“You respected who they were, what type of team they were and how good of a team that they were,” Anthony said. “Those were the games that guys really got up for, because we knew we were going to be in a battle with those guys every single night and every single minute on the floor. That was just the biggest thing, knowing that they were such competitors — that team was such a tough team to play against every single night.”
As Pierce and Garnett’s arrival in Nets uniforms will attest on Sunday, those days of meaningful Celtics-Lakers and Celtics-Heat playoff meetings are long gone — a chapter in NBA history that will be remembered the same way Larry Bird‘s Celtics and Magic Johnson‘s Lakers ultimately made way for Michael Jordan‘s Bulls.
There were a lot of tough battles for LeBron when he was in Cleveland and with us in Miami, a lot of pain from losing to that team,” added Anthony. “They were an extremely good basketball team, and so to be able to win those games was big, because it was really a huge step for us to be able to get that monkey off our back in terms of surpassing a team that you struggled against and that you respected, but that you wanted to beat more than anything.”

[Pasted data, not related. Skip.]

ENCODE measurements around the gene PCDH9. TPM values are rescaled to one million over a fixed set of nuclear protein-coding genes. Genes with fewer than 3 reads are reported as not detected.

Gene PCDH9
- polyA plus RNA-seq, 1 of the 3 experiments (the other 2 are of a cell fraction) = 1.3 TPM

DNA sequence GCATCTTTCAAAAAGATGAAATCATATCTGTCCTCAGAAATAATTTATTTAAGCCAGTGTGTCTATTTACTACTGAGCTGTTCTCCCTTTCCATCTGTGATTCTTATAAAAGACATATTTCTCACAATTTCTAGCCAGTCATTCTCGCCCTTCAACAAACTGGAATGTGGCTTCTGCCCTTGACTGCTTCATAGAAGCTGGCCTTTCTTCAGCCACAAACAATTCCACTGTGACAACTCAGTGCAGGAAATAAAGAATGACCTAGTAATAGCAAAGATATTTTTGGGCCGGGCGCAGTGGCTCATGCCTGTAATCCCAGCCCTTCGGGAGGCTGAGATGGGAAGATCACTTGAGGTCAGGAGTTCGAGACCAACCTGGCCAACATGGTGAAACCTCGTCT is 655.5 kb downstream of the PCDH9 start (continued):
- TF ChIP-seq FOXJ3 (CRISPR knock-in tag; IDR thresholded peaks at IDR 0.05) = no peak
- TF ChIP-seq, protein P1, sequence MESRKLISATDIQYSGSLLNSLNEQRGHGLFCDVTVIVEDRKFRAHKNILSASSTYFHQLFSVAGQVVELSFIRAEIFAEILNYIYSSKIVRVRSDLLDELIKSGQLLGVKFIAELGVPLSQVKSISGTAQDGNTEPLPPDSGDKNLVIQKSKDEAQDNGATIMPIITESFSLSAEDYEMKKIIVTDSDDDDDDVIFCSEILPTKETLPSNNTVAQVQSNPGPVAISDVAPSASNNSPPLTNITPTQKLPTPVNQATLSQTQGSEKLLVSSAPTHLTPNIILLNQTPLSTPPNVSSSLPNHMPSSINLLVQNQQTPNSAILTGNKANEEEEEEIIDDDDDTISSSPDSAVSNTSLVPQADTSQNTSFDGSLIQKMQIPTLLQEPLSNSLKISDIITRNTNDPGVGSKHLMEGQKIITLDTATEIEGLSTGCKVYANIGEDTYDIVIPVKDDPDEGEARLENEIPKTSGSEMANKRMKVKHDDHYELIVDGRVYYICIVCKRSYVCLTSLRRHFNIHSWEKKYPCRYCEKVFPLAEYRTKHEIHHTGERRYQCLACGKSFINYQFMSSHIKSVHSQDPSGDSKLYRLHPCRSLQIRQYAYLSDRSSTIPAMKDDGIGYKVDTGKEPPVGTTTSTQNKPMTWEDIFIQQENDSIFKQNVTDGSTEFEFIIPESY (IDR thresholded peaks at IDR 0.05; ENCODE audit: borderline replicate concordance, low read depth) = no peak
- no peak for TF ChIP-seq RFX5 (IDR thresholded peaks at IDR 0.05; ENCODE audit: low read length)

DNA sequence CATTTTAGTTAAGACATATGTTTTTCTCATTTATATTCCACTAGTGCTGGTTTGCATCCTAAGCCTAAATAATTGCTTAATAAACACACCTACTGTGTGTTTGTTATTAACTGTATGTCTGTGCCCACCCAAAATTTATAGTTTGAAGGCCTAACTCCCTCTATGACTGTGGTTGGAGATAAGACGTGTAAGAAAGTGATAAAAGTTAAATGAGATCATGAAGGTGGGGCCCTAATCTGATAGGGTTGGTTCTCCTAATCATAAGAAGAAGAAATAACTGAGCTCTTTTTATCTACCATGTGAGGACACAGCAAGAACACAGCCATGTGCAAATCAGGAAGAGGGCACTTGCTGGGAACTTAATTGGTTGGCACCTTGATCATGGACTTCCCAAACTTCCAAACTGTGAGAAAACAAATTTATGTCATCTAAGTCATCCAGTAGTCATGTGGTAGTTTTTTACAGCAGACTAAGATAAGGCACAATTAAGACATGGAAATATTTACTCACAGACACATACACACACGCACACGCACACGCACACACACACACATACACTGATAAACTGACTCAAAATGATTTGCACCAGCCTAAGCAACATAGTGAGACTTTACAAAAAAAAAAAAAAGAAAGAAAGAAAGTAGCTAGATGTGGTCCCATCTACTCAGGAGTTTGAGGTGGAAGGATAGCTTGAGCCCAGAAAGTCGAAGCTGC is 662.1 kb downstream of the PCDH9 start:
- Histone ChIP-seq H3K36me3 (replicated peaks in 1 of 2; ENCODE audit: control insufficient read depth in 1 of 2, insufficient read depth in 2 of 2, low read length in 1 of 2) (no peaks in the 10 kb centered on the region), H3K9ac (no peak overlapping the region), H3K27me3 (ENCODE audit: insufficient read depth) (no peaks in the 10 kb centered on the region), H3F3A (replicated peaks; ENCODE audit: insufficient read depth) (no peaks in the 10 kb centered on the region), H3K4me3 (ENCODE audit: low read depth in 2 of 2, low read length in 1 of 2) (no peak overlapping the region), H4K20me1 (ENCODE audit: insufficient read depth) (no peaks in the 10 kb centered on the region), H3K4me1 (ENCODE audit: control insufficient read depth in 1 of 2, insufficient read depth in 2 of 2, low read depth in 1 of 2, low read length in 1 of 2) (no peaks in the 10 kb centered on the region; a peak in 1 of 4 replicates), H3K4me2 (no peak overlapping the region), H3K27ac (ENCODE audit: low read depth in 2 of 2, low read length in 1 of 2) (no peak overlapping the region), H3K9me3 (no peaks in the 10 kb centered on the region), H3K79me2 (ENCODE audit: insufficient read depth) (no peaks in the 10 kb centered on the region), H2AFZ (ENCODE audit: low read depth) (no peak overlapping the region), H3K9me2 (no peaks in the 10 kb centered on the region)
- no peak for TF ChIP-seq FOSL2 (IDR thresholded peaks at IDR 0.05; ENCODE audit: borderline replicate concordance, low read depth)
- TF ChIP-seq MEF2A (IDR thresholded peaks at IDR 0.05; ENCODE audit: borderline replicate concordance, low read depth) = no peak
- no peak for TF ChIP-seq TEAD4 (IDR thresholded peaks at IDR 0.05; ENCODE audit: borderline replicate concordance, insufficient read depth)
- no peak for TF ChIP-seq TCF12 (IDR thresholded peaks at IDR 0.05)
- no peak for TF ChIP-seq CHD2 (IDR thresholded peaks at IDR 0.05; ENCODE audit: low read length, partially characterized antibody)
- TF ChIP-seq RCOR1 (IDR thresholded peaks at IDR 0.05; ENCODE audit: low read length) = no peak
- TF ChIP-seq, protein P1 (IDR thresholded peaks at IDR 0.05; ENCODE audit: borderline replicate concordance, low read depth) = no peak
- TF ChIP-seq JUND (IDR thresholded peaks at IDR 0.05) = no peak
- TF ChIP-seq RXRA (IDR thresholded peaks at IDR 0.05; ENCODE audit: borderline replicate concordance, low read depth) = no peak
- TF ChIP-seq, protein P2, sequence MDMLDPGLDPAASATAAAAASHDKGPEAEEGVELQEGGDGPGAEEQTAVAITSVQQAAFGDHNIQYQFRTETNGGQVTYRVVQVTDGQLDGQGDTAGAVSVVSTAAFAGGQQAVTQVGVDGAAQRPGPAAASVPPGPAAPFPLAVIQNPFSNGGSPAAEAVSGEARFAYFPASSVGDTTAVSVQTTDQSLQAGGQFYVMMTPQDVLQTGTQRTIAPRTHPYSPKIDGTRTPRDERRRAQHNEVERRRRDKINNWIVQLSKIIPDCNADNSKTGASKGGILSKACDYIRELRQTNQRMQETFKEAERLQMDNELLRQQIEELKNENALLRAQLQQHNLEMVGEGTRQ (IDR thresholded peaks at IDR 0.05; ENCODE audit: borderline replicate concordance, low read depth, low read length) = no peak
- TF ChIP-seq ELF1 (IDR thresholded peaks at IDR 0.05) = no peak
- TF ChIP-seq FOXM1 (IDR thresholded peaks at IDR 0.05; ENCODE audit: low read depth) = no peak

Was it really mutual respect, or was there more to it than that? Because it sure seemed like there was more to it than that. “I think there was some dislike in there,” said Anthony. “Yeah, there was some dislike in there.”
Regardless, Anthony remembers Pierce and Garnett the way most everyone does.
“KG’s intensity and demeanor,” he said. “Defensively, especially, he changed how that team was. They kind of took on his identity. And, in terms of Paul, his ability to hit those big shots. They’d find a way to keep it close, and Paul would end up getting the ball in some kind of iso and find a way to always make big shots.”
Yup, that’s Paul Pierce and Kevin Garnett in a nutshell. Even Rajon Rondo, who called their homecoming “just another game,” knows deep down Sunday will be special. There are too many memories for it not to be.
|Despite disappointing ending, Rajon Rondo’s return a success||01.18.14 at 1:04 am ET|
Through 47 minutes and 59 seconds there was nothing to complain about regarding the debut of Rajon Rondo.
But it took just a second for that outlook to change.